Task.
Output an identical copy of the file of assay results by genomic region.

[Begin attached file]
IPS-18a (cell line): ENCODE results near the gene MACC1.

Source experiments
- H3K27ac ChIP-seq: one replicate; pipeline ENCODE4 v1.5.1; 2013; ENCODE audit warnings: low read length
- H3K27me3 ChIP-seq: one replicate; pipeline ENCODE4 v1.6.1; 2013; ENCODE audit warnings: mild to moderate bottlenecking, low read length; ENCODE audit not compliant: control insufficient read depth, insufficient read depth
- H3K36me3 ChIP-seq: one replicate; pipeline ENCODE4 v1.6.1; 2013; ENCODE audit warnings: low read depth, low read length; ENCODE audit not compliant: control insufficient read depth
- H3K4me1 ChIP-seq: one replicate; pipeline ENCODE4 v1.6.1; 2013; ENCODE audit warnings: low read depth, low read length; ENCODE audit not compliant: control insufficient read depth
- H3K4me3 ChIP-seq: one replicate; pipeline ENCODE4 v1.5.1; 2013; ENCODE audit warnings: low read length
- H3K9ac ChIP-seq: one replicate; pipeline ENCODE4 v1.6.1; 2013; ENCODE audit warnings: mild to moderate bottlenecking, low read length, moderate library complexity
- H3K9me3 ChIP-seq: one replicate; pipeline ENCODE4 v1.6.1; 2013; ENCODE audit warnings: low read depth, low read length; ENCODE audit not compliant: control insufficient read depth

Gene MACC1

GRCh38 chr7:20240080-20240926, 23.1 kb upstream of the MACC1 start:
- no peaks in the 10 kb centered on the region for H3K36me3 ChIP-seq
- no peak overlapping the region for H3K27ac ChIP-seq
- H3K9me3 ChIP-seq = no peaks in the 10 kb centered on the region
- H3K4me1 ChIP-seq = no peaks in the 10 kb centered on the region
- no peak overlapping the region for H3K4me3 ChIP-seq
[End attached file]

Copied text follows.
IPS-18a (cell line): ENCODE results near the gene MACC1.

Source experiments
- H3K27ac ChIP-seq: one replicate; pipeline ENCODE4 v1.5.1; 2013; ENCODE audit warnings: low read length
- H3K27me3 ChIP-seq: one replicate; pipeline ENCODE4 v1.6.1; 2013; ENCODE audit warnings: mild to moderate bottlenecking, low read length; ENCODE audit not compliant: control insufficient read depth, insufficient read depth
- H3K36me3 ChIP-seq: one replicate; pipeline ENCODE4 v1.6.1; 2013; ENCODE audit warnings: low read depth, low read length; ENCODE audit not compliant: control insufficient read depth
- H3K4me1 ChIP-seq: one replicate; pipeline ENCODE4 v1.6.1; 2013; ENCODE audit warnings: low read depth, low read length; ENCODE audit not compliant: control insufficient read depth
- H3K4me3 ChIP-seq: one replicate; pipeline ENCODE4 v1.5.1; 2013; ENCODE audit warnings: low read length
- H3K9ac ChIP-seq: one replicate; pipeline ENCODE4 v1.6.1; 2013; ENCODE audit warnings: mild to moderate bottlenecking, low read length, moderate library complexity
- H3K9me3 ChIP-seq: one replicate; pipeline ENCODE4 v1.6.1; 2013; ENCODE audit warnings: low read depth, low read length; ENCODE audit not compliant: control insufficient read depth

Gene MACC1

GRCh38 chr7:20240080-20240926, 23.1 kb upstream of the MACC1 start:
- no peaks in the 10 kb centered on the region for H3K36me3 ChIP-seq
- no peak overlapping the region for H3K27ac ChIP-seq
- H3K9me3 ChIP-seq = no peaks in the 10 kb centered on the region
- H3K4me1 ChIP-seq = no peaks in the 10 kb centered on the region
- no peak overlapping the region for H3K4me3 ChIP-seq